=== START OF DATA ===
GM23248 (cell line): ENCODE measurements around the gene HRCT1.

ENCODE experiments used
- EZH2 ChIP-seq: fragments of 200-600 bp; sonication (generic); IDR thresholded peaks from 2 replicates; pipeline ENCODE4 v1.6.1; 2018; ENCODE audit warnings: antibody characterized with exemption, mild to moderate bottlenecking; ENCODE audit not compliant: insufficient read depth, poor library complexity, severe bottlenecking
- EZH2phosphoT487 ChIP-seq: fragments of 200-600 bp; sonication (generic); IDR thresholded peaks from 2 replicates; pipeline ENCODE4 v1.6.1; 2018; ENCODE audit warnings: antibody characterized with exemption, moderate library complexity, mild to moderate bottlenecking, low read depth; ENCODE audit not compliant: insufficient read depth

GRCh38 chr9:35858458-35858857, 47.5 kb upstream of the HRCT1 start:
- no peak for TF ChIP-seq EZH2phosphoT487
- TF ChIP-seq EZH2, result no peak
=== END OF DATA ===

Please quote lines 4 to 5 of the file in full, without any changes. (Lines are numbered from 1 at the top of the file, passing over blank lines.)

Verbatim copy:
- EZH2phosphoT487 ChIP-seq: fragments of 200-600 bp; sonication (generic); IDR thresholded peaks from 2 replicates; pipeline ENCODE4 v1.6.1; 2018; ENCODE audit warnings: antibody characterized with exemption, moderate library complexity, mild to moderate bottlenecking, low read depth; ENCODE audit not compliant: insufficient read depth

GRCh38 chr9:35858458-35858857, 47.5 kb upstream of the HRCT1 start: